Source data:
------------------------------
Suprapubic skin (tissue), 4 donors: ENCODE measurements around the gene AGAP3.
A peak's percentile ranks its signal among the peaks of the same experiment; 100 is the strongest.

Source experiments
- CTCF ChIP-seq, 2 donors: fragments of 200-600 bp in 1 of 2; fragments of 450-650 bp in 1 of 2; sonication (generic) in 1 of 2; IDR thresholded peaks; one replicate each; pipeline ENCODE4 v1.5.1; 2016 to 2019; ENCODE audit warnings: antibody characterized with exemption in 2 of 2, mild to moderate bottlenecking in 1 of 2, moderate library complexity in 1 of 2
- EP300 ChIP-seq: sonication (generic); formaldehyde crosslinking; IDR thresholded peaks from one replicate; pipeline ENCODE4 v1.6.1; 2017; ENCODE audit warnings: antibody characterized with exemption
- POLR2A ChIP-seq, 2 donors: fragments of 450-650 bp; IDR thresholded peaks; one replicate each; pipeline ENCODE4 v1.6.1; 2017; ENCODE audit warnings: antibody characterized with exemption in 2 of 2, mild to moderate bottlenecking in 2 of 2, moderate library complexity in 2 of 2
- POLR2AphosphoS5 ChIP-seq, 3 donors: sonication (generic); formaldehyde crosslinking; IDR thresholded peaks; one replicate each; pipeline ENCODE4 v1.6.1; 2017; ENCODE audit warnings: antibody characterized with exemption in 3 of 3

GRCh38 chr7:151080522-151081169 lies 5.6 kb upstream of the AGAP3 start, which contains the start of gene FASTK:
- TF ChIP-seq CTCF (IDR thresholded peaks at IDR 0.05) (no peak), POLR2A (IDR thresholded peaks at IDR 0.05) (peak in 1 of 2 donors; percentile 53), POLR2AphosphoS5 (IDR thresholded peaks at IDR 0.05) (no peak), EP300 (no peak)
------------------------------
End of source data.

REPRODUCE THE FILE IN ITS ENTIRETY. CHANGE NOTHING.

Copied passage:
Suprapubic skin (tissue), 4 donors: ENCODE measurements around the gene AGAP3.
A peak's percentile ranks its signal among the peaks of the same experiment; 100 is the strongest.

Source experiments
- CTCF ChIP-seq, 2 donors: fragments of 200-600 bp in 1 of 2; fragments of 450-650 bp in 1 of 2; sonication (generic) in 1 of 2; IDR thresholded peaks; one replicate each; pipeline ENCODE4 v1.5.1; 2016 to 2019; ENCODE audit warnings: antibody characterized with exemption in 2 of 2, mild to moderate bottlenecking in 1 of 2, moderate library complexity in 1 of 2
- EP300 ChIP-seq: sonication (generic); formaldehyde crosslinking; IDR thresholded peaks from one replicate; pipeline ENCODE4 v1.6.1; 2017; ENCODE audit warnings: antibody characterized with exemption
- POLR2A ChIP-seq, 2 donors: fragments of 450-650 bp; IDR thresholded peaks; one replicate each; pipeline ENCODE4 v1.6.1; 2017; ENCODE audit warnings: antibody characterized with exemption in 2 of 2, mild to moderate bottlenecking in 2 of 2, moderate library complexity in 2 of 2
- POLR2AphosphoS5 ChIP-seq, 3 donors: sonication (generic); formaldehyde crosslinking; IDR thresholded peaks; one replicate each; pipeline ENCODE4 v1.6.1; 2017; ENCODE audit warnings: antibody characterized with exemption in 3 of 3

GRCh38 chr7:151080522-151081169 lies 5.6 kb upstream of the AGAP3 start, which contains the start of gene FASTK:
- TF ChIP-seq CTCF (IDR thresholded peaks at IDR 0.05) (no peak), POLR2A (IDR thresholded peaks at IDR 0.05) (peak in 1 of 2 donors; percentile 53), POLR2AphosphoS5 (IDR thresholded peaks at IDR 0.05) (no peak), EP300 (no peak)